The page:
In this case (which could use the previous case under the hood), in the constructor for the blob store, we'd provide all the necessary data to read and write to an IPNS namespace (keypair? just the hash? Sorry, my IPNS knowledge is rather limited). Here, createWriteStream would use the key option from the args to determine where to put the blob, and the metadata returned would be kind of irrelevant, but would have the same key. Behind the scenes it would update IPNS properly. So the key would be something like /path/in/namepsace. Similarly for createReadStream.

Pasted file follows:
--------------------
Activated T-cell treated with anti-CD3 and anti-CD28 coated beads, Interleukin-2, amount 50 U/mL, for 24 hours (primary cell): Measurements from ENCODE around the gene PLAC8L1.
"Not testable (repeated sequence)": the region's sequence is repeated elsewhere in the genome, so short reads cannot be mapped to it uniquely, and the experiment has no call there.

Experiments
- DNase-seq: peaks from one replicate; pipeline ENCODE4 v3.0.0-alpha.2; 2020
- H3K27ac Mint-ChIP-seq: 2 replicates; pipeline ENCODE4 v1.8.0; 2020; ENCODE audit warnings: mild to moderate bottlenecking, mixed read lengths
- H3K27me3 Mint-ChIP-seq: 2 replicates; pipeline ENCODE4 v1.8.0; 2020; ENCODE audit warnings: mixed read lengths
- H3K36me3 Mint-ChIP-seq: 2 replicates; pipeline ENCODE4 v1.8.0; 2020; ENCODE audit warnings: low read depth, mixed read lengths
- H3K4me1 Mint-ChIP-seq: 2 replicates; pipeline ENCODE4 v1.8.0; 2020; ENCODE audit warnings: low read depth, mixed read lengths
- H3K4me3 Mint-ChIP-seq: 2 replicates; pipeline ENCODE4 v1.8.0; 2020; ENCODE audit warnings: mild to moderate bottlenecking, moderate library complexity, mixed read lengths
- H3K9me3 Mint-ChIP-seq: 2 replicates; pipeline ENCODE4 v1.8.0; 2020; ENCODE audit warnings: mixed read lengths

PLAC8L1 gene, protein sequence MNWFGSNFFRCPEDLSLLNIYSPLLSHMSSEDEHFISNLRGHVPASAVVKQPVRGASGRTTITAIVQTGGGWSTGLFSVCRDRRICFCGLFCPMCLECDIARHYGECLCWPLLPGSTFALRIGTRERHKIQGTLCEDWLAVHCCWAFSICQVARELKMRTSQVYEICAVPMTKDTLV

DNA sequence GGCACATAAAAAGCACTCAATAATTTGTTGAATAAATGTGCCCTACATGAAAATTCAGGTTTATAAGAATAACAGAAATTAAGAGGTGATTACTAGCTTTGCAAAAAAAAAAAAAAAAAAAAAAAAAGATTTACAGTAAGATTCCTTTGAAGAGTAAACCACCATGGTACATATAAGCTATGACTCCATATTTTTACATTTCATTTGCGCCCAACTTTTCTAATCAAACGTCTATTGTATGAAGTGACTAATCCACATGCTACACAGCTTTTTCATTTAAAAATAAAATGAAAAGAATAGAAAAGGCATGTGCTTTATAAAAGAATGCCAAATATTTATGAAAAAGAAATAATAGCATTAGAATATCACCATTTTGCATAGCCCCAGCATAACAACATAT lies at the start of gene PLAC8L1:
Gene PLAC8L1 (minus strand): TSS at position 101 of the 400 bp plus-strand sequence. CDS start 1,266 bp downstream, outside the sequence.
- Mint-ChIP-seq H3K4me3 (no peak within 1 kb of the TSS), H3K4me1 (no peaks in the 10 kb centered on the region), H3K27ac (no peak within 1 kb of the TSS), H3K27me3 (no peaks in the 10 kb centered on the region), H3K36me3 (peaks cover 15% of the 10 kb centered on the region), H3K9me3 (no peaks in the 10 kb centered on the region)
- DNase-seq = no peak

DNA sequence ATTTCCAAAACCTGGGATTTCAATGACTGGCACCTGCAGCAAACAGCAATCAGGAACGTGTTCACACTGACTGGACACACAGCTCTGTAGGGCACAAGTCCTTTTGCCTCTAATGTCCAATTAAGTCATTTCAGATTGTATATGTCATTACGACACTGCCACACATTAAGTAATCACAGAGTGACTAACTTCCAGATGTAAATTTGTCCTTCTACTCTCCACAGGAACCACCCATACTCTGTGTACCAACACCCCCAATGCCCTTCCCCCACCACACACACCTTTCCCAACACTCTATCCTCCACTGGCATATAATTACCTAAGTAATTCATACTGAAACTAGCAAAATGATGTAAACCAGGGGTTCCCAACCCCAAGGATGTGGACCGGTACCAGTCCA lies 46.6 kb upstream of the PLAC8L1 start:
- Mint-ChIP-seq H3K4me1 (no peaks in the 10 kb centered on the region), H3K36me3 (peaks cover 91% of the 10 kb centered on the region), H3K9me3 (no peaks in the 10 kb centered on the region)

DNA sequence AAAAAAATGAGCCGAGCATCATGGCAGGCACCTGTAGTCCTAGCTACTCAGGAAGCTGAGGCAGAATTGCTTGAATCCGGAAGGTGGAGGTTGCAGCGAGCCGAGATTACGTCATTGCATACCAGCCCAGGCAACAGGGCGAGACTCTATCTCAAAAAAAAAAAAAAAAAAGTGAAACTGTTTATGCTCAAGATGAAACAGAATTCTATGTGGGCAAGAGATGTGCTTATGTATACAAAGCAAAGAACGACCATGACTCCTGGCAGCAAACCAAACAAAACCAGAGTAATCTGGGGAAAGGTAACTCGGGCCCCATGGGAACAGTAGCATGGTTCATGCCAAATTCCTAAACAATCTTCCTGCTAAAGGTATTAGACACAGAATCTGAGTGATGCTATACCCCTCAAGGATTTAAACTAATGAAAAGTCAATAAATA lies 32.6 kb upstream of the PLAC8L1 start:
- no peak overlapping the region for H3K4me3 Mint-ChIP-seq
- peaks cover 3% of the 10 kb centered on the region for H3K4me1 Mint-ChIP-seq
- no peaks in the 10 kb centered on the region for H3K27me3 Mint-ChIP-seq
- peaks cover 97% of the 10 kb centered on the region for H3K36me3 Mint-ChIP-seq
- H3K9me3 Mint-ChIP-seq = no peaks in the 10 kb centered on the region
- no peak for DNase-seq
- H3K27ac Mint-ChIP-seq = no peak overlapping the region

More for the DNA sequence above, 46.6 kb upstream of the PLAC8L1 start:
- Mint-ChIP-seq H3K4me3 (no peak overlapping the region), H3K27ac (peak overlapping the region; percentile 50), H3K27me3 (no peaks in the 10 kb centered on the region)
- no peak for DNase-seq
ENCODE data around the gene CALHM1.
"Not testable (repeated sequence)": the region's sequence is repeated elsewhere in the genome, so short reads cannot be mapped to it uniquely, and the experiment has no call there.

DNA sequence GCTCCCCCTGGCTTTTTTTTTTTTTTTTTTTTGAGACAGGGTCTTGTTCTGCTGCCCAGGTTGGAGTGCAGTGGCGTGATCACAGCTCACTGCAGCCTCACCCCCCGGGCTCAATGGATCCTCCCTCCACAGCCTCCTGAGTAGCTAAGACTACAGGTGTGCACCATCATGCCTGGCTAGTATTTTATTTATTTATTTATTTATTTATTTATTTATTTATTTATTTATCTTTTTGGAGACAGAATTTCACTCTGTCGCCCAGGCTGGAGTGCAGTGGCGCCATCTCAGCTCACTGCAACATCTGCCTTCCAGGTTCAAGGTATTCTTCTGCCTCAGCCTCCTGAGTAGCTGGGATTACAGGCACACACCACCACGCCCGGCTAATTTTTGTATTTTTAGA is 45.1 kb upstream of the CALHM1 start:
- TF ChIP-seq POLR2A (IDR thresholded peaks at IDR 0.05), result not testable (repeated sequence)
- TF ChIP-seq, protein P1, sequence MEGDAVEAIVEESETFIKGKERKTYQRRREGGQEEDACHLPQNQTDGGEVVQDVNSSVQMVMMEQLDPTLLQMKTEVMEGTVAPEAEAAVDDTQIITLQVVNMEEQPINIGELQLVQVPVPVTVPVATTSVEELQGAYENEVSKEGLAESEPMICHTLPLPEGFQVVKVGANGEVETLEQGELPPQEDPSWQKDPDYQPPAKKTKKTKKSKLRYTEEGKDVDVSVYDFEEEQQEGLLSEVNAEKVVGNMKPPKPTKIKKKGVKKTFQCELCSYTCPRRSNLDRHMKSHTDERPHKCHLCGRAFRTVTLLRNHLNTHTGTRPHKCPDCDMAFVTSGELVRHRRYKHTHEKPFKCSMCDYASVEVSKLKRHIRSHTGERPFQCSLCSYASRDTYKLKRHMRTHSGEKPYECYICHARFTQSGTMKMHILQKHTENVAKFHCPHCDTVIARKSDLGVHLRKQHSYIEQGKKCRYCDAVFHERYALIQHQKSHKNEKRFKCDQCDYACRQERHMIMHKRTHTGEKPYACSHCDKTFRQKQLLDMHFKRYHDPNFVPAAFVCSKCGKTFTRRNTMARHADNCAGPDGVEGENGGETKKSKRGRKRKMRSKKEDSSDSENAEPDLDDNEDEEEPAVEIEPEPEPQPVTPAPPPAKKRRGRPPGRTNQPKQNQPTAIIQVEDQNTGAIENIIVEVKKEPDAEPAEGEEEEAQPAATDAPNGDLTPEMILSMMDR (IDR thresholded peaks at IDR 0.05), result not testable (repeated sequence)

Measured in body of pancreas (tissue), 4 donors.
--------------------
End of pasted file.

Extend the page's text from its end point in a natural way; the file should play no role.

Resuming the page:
Unfortunately I don't spend as much time on this as I'd like, so I'm unfamiliar with how things actually work in IPNS-land right now. Sorry!

Here's the abstract-blob-store API reference.

bengl commented Jun 2, 2015

So really we're looking at potentially two different use-cases for ipfs-blob-store. Might be better off as two different modules. I'm not sure.

Use Case 1: Raw Blob Store

In this case, we're really just plopping blobs onto IPFS and getting their IPFS paths back in the metadata for later retrieval. So in createWriteStream, you wouldn't provide a key in the opts as that's what you'd be getting back from IPFS (i.e. the IPFS path). In createReadStream, the key you'd pass in would be the IPFS path, and it would stream back the blob at that path.

Use Case 2: IPNS Mutable File System Thing